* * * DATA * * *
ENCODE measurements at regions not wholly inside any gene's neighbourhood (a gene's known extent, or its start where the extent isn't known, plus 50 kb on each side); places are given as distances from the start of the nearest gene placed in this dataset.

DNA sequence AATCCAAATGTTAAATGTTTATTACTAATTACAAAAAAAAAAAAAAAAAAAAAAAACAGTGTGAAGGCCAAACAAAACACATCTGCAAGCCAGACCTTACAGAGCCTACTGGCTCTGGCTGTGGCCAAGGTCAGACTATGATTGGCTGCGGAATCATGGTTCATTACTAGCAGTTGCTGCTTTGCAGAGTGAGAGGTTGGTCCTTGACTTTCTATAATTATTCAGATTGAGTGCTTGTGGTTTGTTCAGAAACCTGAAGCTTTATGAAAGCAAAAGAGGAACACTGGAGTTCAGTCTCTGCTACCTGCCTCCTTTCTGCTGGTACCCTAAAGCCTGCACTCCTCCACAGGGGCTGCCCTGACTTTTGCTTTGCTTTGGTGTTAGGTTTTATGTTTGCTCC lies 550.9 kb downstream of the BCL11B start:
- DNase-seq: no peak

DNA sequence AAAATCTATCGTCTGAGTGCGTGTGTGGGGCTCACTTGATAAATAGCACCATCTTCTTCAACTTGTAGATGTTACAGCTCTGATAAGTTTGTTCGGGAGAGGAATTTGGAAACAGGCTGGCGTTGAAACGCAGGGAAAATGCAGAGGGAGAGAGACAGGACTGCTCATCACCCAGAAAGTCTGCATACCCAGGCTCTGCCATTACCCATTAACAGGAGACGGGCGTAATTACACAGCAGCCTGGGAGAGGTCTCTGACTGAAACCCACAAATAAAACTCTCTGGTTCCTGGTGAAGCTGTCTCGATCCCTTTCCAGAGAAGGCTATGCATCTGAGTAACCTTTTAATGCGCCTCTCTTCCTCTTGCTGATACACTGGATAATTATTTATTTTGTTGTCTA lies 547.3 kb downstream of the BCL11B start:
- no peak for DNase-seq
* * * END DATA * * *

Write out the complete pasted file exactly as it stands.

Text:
ENCODE measurements at regions not wholly inside any gene's neighbourhood (a gene's known extent, or its start where the extent isn't known, plus 50 kb on each side); places are given as distances from the start of the nearest gene placed in this dataset.

DNA sequence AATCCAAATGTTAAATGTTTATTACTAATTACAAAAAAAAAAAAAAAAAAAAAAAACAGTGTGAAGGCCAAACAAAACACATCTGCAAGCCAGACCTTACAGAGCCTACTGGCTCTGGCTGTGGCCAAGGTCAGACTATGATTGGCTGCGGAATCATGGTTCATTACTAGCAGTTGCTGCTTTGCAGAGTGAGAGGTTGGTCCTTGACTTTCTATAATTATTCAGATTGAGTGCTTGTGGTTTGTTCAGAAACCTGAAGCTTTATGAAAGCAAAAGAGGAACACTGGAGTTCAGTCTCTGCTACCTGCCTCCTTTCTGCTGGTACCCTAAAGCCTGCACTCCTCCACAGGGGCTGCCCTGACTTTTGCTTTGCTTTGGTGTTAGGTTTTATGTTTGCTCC lies 550.9 kb downstream of the BCL11B start:
- DNase-seq: no peak

DNA sequence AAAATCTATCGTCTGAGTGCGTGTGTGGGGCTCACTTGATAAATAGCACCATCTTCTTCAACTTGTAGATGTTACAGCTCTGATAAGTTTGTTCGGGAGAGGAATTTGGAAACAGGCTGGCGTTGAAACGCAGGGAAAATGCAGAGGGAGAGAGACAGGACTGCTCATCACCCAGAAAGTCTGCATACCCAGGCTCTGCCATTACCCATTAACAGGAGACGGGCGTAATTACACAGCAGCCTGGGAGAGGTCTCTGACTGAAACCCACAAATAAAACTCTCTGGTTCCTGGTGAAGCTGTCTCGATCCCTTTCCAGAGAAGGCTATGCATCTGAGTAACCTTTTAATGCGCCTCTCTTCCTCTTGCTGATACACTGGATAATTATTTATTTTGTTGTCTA lies 547.3 kb downstream of the BCL11B start:
- no peak for DNase-seq